Ladybeetles: The sneaky scoundrel of Sewanee’s skies

By Robert Mohr
Staff Writer

I love my room in Smith Hall. I’m lucky to have it as a sophomore. Like many of the newer dorms at Sewanee, the windows are not a basic up and down affair with a screen, instead they open outwards, like a door.

This is useful for a variety of reasons, like pouring out the cold, watery, sad excuse for coffee my Keurig occasionally makes. It also helps cool the room when the A/C unit decides, like a freshman advised not to drink on their antibiotics, to ignore its instructions and hold fast to its previous temperature/lifestyle choices. This kind of thing happens pretty often, so the window is almost always open.

Unfortunately, this means it serves as a beacon for one of Sewanee’s most abundant creatures: The Asian ladybeetle. Harmonia axyridis.

Each fall and spring, these ladybug-wannabes materialize and wreak havoc on the Domain. A student, attempting to Harry Houdini their way out of a 10-page paper coffin locked with the key of procrastination, accosted on the third floor of the library by the ladybeetle. It lands on her, she takes a picture of it and puts it on her Snapchat story with the caption “Study buddy!” Or if the lighting is right, puts a filter on it and posts it to her Instagram story with a timestamp.

If that scene is too harrowing to imagine, picture me and my roommate, watching whatever Netflix show convinces us that we’re cultured and therefore permitted to ignore our studies, when suddenly one of these insect imposters flutters into our room and lands on the window sill. My roommate screams. He knows if he crushes the ladybeetle it will release a odorous yellow liquid that could stain whatever surface it is on– a phenomenon known as “reflex bleeding.”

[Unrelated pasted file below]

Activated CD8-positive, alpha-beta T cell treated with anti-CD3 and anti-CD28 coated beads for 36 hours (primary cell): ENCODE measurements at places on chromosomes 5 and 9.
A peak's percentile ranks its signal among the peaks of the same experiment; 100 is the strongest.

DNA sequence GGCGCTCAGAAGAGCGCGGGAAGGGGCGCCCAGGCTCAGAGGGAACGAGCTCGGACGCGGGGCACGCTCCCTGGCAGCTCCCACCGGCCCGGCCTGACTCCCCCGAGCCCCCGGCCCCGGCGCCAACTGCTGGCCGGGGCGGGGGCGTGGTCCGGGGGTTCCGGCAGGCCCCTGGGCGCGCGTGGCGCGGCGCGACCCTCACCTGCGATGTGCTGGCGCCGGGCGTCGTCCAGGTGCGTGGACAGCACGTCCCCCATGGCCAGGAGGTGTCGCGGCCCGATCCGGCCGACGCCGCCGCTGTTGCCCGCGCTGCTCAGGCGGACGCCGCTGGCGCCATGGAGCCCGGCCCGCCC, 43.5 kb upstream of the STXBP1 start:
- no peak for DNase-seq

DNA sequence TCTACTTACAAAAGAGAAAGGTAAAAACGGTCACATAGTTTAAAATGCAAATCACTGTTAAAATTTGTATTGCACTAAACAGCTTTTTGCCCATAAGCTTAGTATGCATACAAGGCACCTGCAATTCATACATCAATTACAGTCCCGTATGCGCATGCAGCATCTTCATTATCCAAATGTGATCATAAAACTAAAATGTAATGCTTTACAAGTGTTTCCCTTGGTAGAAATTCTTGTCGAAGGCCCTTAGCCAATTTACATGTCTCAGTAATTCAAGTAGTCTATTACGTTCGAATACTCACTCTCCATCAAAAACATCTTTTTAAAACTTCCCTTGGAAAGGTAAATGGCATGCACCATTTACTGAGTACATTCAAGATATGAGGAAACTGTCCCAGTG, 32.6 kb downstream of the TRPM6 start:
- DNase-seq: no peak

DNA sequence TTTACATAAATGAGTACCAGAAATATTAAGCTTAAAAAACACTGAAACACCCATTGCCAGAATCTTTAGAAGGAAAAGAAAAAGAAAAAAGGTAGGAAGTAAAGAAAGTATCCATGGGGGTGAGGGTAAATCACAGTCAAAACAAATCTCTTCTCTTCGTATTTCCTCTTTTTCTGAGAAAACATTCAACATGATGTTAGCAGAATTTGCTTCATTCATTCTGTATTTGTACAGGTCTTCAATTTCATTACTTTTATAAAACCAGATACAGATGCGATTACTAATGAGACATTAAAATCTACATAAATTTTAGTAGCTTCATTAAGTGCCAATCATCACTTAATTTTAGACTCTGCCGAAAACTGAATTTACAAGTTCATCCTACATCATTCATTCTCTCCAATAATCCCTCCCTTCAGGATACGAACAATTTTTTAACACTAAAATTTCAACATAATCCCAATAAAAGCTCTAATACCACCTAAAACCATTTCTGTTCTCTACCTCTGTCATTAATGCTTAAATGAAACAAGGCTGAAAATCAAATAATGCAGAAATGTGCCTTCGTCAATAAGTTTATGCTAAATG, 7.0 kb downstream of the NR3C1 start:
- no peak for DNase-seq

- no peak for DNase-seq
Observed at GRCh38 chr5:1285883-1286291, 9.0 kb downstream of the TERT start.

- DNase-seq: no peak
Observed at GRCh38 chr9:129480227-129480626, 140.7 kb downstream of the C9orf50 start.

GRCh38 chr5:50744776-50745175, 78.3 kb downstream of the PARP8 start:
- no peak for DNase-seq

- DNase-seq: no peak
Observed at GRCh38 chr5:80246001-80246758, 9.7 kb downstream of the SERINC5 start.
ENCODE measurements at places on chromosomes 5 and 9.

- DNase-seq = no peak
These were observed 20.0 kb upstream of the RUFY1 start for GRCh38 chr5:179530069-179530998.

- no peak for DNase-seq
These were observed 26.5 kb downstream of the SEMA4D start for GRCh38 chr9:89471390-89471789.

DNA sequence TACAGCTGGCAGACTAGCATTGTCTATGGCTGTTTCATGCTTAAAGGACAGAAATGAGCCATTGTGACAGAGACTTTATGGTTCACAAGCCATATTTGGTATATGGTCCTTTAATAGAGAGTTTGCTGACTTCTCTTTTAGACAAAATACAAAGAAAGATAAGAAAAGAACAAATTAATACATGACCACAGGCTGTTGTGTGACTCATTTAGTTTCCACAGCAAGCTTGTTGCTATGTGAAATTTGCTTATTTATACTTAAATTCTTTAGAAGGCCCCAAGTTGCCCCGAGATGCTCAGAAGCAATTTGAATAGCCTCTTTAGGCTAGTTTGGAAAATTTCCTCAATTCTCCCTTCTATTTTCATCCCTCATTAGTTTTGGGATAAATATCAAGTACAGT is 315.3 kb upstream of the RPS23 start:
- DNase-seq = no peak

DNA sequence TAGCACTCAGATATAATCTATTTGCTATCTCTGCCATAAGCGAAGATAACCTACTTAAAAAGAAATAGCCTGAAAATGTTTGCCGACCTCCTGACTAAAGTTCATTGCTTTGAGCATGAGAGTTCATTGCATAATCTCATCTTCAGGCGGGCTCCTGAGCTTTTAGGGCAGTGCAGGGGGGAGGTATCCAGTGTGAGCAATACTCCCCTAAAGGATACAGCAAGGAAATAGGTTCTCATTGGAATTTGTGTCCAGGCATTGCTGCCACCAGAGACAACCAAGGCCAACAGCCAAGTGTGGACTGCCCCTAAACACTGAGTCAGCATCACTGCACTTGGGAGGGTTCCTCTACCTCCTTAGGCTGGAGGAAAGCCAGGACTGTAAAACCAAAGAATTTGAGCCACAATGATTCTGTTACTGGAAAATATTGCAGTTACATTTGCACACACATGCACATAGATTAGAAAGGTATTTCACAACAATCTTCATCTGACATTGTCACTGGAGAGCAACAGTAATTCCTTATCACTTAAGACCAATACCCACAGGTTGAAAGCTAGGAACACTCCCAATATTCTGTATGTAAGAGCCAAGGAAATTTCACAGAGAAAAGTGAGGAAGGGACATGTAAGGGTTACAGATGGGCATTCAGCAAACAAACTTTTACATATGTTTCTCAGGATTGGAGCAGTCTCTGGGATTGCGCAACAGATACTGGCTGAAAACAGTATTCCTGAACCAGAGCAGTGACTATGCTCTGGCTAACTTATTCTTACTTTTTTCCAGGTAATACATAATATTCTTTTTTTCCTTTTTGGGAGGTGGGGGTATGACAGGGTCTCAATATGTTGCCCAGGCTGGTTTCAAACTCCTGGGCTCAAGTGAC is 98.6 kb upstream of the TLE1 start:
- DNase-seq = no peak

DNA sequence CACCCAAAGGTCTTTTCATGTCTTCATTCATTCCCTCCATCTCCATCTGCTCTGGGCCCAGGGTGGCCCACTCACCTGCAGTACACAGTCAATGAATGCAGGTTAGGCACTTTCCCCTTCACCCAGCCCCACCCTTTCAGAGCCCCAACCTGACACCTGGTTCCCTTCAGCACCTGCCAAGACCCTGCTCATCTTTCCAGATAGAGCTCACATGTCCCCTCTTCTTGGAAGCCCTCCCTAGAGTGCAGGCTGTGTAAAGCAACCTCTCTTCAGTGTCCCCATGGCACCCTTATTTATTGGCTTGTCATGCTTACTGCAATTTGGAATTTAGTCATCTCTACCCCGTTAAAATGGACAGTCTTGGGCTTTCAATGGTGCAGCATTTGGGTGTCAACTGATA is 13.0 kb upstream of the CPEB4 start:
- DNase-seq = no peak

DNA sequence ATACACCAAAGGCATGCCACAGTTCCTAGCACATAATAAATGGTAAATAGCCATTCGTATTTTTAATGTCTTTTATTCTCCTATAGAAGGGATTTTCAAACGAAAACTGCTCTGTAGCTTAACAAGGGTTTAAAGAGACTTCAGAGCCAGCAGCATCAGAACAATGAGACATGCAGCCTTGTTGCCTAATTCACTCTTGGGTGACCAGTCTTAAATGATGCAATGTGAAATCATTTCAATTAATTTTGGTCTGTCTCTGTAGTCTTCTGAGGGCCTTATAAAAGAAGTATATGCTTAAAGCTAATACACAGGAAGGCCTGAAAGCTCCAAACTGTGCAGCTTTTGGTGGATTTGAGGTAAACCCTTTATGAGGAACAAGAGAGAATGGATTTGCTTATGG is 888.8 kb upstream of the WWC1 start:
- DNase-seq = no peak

He leaps to his feet and shuts the window. I grab our seasonal air freshener spray. Then, in an effort to send a message, we relentlessly “freshen” our invader. The room then smells of “Cashmere Woods.” We resume our culture research.

Now that I’ve presented two bone chilling examples of the destruction and suffering these bugs leave in their wake, I’ll show you how to distinguish between these six legged, spotted killing machines and the humble ladybug.

First and foremost, if its indoors, it’s most likely a ladybeetle. Ladybugs don’t end up inside homes very often because they look for spots outdoors to cozy up when the temperature drops. ladybeetles on the other hand, are drawn to well lit, warm spaces, such as window sills.

Perhaps you’re unsure if the lady you’ve encountered is a bug or a beetle and want to double check before attempting to dispose of it (the proper method is to vacuum them up, by the way). The best way to do this is to look for the ladybeetle’s telltale black “M” marking on its head.

Other differences to watch out for are coloring. Ladybeetles range from red to orange, while ladybugs are always red), size (ladybeetles are slightly larger than ladybugs), and snout shape (ladybeetles longer and more pointed snouts than ladybugs). Also: Ladybeetles can bite by scraping away the skin. So watch out!


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